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Teaching Reading, a Writer's Perspective


Author Kevin Patrick Kenealy signing books at Chicago Ridge Library

Author Kevin Patrick Kenealy signing books at Chicago Ridge Library.

Being a teacher and a writer has given me a keen sense of the written word and an appreciation for the writing process that perhaps I wouldn't have had if I didn't write and read every day.

Things we teach in Literature revolve around the same topics: theme, tone, conflict, characterization, figurative language, and plot. The truth is, these are all important but only the means to an end. What teachers forget to teach when teaching reading is editing. We teach it when writing rather than when teaching reading.


And we never discuss the background of the authors. And we don't know their relationships with their editors. And we don't know what their original drafts looked like. And we don't stop asking our students if they liked a particular sentence and what words could be chosen to make it weaker.


What students are given before them is a finished product. When they read The Great Gatsby, they are not reading Among Ash Heaps and Millionaires or the book's first title. Gatsby rewrote the book three times to get it just right. The editor suggested the title The Great Gatsby, by the way.


An interesting exercise here would be to examine multiple drafts of texts side by side and notice the changes. From there, you can see the more robust perspectives in character or the shifts in tone. That all comes from a working relationship with an editor over multiple long nights and drafts.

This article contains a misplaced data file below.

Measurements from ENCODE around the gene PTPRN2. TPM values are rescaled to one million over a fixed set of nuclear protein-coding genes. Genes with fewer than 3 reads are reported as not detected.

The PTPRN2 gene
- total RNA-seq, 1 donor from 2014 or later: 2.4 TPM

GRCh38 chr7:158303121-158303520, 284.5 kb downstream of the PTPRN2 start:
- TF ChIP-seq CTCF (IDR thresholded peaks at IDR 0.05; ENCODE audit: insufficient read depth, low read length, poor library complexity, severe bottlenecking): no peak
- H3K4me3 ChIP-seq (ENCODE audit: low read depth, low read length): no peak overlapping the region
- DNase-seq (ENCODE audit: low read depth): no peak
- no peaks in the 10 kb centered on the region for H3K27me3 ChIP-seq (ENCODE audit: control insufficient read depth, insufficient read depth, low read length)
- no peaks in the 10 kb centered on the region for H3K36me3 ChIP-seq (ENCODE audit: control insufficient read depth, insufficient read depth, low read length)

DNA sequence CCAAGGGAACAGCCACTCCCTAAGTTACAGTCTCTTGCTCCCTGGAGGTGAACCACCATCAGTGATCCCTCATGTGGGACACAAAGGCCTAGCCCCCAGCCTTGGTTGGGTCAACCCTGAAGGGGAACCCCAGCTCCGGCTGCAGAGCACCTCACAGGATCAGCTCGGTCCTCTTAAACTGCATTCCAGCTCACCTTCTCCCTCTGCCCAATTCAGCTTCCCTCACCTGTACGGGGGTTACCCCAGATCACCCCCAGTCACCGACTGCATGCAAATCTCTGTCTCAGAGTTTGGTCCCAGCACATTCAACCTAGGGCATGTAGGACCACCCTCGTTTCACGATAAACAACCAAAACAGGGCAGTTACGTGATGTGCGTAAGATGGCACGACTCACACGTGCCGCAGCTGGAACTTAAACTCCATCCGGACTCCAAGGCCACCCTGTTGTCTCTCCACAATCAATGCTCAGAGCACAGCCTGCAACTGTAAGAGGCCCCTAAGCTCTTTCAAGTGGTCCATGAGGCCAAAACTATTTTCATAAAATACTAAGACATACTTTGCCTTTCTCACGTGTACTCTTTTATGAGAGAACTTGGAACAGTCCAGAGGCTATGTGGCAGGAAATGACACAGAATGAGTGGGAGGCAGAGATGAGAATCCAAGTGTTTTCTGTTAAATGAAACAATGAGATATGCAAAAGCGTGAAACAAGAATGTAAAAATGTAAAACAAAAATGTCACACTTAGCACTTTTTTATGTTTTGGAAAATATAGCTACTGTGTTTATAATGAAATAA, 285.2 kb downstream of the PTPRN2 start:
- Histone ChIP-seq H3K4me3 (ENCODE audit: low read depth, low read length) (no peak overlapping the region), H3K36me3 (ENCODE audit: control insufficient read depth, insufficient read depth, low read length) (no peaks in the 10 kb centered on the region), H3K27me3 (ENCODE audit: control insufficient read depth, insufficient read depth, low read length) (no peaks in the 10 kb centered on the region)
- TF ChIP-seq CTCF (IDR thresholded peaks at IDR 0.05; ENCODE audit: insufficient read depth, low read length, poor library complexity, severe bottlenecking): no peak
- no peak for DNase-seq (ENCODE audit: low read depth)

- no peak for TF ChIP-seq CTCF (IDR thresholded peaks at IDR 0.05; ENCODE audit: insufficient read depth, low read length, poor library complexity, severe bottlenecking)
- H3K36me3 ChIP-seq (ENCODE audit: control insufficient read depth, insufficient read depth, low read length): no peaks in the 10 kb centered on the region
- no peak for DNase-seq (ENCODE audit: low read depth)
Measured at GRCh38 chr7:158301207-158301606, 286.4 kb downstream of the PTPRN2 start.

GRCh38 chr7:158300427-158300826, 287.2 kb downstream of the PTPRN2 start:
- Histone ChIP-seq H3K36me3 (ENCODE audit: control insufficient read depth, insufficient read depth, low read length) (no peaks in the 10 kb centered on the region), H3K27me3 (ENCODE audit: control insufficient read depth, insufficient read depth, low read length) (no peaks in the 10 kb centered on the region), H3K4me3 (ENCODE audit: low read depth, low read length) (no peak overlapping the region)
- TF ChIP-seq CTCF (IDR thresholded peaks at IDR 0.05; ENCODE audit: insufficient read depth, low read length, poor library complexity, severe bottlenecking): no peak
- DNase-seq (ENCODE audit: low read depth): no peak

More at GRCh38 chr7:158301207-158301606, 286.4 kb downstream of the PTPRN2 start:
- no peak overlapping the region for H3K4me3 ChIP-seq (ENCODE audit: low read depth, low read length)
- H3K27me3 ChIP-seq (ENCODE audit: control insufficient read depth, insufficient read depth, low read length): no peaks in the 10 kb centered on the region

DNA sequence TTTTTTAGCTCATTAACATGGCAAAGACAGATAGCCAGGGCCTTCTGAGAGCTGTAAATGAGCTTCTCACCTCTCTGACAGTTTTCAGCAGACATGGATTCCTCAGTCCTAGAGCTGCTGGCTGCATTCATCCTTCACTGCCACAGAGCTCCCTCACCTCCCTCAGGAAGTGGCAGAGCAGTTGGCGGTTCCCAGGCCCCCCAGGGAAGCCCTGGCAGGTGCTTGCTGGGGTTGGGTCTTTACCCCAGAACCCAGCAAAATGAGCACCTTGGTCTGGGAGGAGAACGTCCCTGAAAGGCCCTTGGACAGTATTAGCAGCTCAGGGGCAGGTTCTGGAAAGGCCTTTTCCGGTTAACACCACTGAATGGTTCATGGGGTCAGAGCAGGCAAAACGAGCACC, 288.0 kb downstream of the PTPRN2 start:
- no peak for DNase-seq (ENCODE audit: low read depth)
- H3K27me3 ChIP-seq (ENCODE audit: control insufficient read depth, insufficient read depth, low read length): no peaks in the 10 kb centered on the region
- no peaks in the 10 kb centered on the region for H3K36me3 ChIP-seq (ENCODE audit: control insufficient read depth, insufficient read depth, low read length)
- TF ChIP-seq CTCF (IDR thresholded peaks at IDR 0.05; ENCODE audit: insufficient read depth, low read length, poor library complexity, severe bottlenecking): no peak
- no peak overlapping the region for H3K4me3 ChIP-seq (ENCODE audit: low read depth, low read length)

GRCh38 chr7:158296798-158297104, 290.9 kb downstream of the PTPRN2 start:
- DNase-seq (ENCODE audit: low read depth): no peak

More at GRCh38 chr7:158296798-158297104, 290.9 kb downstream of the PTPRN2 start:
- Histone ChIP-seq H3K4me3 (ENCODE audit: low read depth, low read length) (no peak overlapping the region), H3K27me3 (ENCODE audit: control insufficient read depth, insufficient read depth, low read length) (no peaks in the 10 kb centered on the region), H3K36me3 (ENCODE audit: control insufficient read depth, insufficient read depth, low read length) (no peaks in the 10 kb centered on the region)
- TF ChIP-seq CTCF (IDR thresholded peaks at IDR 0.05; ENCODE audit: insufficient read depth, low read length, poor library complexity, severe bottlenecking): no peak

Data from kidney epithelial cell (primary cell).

High school students often turn in a paper after one copy and consider it done. If they realize how hard these writers worked to put together the short story or novel sitting in front of them, they may understand what it takes to put forth the effort in anything they need to do.


Writing isn't something that you can expect to improve upon naturally. It takes practice, just like anything else. It takes racking your brain and pushing your heart forward to limits you didn't think were there. It takes a lot of reading multiple authors to learn technique and style, another method not taught enough in schools.


Further, if you want students to respect the films they watch, have them analyze a script and an excerpt from a novel side-by-side. About a minute of a script equates to a page of writing. There is a reason that movies are often different from books, and it's because they have to be. Yet, you only get the full appreciation for films once you read a script.


Writing is more than just the elements that we find. It is the work behind the scenes that really matters. Because without that, there is no characterization. There is no theme. How does a writer write? What is that writer's experience? Edgar Allan Poe dug graves during gym class. Does that help you better understand his works? I'd like to think so.

Truth is stranger than fiction; in anything you read, there is at least some ounce of truth. So, we should teach our kids to analyze, create, evaluate, and question everything they know and think like writers as they read. To purchase Author Kevin Patrick Kenealy's books, visit Centuries & Sleuths Bookstore in Forest Park, Anderson's Bookshop in Downers Grove, Barbara's Bookstore in Orland Square Mall, The Book Dragon in Stockton-on-Tees in the United Kingdom, or visit https://www.kevinpatrickkenealy.com/author.



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